We talk about spirituality all the time. But we seldom define what we mean by the term. What IS spirituality to you? Why does it matter that we know what it is? And what makes our spirituality healthy?

In this episode of the EvoFaith podcast, we explore what spirituality is, and what we can do to nurture a healthy and authentic spirituality.


What is your picture of God? How does that picture impact your life?

When it comes to spirituality, many of us—especially if we have any history with religion—assume that we need to be spiritual because God commands it.

Let’s stick with this perspective for a moment. Let’s say that God does command us to worship God and to devote our lives to God. Let’s say this was what spirituality was all about. Why would God command us to do this? Is it because God has a fragile ego that needs to be stroked for God to feel okay about God’s Self? Of course not! 

If we know anything about God, it’s that God is love. And true lovers always want the best for their beloved. So if God calls us to worship God and be in relationship with God, it’s not for God’s sake, but for ours. God does not need our devotion, but we do need to connect with that which is bigger than ourselves if we are to enjoy a life that is full, authentic, meaningful and connected.

How do you feel about the idea that spirituality is for our sake and not God’s? Feel free to leave a comment about that if you’d like to.


Now, last week we explored what spirituality is not. That gives us some insight into what healthy spirituality looks like. But we also need to know what spirituality actually is. What are we talking about when we talk about spirituality?

How would you finish this sentence: “Spirituality is…”? I encourage you to take a moment to complete that sentence in as many ways as you can. And when you’ve done that I’d like to share some of my thoughts about what spirituality actually is.

Spirituality is a quest to understand the universe and our place in it

My first thought about spirituality is that is an intentional attempt to engage meaningfully with the big questions of existence: how we came to be, why we exist, what kind of life brings the most fulfilment, meaning, and happiness, and how best we can contribute to making the world a kinder, more just, and more unified place—to mention just a few of those big questions. Spirituality is simply a name for our quest to understand the universe and our place in it.

Spirituality is ‘Waking Up’

Secondly, spirituality is about, to use the title of Sam Harris’s book, Waking Up. It is about being fully present to ourselves, other people, our world, and to life itself. It is about learning to show up fully, authentically, and courageously in our lives and relationships so that we can enjoy the most meaningful and rich life possible. Spirituality is simply a name for our quest to be fully alive—regardless of our circumstances.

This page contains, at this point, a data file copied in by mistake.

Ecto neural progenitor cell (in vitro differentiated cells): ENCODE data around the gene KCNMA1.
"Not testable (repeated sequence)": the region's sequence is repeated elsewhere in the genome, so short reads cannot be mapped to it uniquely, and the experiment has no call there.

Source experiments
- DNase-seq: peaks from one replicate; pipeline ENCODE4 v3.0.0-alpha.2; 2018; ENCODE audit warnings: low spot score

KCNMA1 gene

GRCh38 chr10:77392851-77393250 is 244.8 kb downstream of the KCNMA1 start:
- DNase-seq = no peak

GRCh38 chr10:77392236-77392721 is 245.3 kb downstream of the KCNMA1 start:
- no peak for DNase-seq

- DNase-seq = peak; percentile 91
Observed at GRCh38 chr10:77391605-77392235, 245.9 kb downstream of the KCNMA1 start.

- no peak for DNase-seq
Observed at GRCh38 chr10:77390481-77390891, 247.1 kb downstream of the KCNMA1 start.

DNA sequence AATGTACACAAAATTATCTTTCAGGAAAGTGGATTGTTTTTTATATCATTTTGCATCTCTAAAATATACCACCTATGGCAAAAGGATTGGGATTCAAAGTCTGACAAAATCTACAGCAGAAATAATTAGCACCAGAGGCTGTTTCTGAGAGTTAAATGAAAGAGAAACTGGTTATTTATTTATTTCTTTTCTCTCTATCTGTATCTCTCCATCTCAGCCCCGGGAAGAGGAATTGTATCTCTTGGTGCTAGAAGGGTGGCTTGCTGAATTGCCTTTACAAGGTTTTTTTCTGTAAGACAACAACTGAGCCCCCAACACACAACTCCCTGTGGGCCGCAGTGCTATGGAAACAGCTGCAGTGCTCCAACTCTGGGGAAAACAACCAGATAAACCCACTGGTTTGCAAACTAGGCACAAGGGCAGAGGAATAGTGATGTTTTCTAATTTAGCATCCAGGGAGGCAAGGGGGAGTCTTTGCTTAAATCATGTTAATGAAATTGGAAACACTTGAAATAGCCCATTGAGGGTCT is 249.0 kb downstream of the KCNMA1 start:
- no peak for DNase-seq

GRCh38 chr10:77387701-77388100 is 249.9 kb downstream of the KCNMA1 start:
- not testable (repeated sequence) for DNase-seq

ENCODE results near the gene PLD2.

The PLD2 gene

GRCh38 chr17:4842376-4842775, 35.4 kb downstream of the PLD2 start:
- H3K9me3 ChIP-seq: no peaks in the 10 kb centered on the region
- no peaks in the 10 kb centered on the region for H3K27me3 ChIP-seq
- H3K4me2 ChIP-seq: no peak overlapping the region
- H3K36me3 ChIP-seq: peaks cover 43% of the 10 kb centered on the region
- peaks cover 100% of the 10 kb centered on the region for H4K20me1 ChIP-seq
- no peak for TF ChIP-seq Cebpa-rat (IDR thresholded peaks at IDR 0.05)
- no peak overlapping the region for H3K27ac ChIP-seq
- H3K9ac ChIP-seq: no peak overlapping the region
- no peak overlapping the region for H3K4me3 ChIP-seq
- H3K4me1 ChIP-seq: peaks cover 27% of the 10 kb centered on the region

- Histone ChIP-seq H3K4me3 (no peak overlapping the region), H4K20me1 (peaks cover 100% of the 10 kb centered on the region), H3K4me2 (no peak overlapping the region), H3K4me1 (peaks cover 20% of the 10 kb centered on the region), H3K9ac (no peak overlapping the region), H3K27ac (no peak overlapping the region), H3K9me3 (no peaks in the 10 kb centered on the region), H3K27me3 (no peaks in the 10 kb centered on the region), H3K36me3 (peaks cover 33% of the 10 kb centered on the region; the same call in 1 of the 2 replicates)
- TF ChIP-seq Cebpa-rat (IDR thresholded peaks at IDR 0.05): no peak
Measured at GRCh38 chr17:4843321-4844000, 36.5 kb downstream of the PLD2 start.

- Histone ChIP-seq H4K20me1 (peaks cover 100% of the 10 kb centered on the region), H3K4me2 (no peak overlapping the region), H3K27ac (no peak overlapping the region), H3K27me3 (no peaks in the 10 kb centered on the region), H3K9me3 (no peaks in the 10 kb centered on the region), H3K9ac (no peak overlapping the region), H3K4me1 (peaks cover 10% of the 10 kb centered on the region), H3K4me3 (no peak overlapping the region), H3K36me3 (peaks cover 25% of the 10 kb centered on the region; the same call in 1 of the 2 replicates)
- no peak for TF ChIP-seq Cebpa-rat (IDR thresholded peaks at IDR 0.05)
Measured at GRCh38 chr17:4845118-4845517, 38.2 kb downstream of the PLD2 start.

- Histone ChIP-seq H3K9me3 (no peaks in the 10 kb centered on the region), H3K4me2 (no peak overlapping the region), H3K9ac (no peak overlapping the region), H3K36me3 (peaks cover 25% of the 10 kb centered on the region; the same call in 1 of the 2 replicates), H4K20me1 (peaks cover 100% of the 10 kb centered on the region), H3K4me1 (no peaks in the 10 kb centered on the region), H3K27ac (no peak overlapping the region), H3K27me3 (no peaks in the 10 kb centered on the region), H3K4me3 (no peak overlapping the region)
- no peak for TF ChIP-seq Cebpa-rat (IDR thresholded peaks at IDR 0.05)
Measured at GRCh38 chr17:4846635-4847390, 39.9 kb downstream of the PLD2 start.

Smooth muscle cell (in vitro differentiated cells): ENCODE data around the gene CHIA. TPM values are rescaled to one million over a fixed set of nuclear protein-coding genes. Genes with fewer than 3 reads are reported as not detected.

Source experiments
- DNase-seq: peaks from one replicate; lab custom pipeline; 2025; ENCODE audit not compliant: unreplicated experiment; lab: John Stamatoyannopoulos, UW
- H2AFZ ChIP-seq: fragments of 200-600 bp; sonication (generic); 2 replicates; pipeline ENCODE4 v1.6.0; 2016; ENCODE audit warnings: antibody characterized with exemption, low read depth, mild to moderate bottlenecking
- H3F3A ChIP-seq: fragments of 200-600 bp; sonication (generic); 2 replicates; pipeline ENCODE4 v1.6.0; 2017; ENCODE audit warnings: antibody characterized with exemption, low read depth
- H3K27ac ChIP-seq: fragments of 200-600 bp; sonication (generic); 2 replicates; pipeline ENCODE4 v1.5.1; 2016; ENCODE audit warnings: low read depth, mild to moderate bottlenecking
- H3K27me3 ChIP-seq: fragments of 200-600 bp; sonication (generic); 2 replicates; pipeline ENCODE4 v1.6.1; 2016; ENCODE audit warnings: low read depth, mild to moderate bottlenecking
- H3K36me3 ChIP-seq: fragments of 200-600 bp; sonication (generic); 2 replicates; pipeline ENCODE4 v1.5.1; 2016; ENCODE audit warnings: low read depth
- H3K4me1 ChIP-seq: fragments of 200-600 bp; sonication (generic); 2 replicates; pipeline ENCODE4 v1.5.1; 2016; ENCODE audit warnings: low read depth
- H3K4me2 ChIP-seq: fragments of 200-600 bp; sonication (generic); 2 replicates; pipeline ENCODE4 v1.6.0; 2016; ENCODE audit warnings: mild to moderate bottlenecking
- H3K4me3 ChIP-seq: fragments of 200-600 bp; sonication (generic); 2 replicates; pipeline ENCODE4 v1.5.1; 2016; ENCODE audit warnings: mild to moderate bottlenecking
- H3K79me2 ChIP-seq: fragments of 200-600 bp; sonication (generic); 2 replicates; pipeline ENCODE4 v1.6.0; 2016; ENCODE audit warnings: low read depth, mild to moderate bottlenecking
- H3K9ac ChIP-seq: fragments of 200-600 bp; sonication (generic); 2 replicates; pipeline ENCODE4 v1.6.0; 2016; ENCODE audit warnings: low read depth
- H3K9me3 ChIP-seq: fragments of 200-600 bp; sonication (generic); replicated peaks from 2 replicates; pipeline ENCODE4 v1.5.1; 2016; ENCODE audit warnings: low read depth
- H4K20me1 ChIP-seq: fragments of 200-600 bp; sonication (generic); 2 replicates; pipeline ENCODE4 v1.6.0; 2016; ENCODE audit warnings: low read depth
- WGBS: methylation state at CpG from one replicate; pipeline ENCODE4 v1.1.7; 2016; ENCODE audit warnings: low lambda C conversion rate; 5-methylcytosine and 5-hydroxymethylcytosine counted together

Spirituality is connecting with the ‘More’

Finally, while spirituality does not require us to believe in God, it does acknowledge that reality is more than just what we can see, hear, touch, taste and smell. It also reminds us that we are more than simply a slab of meat walking around, eating, sleeping and reproducing. We are more than bodies and brains. And the universe is more than just a collection of objects. There are realities, within us and around us, that enliven us and that have given birth to our consciousness. Spirituality is simply a name for our quest to be connected with that ‘More’ both with us and in our universe.

I’m sure there are many other aspects of spirituality that could be added to this list. What would you want to add? Leave a comment below and share your thoughts.


You may wonder why it’s important to talk about what spirituality is. Quite simply, we can’t derive all these benefits from spirituality unless we know what we’re actually doing when we engage in our spiritual quests. And when we understand what spirituality is and what it offers us, we can ensure that we don’t waste our time, attention and energy on things that claim to be spiritual but aren’t. 

But, as with any skill or ability that we want to learn, we need to practice if we are to grow spirituality and become more consistent in living our best lives. And that’s why we talk about spiritual practices—things we can do to train ourselves to be more awake and to live more intentionally and mindfully. 

Again, I don’t have all the answers or any secret formula for spiritual success. But I do have some ideas on how we can develop a spiritual practice that fits us and leads us into the rich and full life we seek. That’s what I’ll be talking about next week, and I look forward to sharing those thoughts with you.

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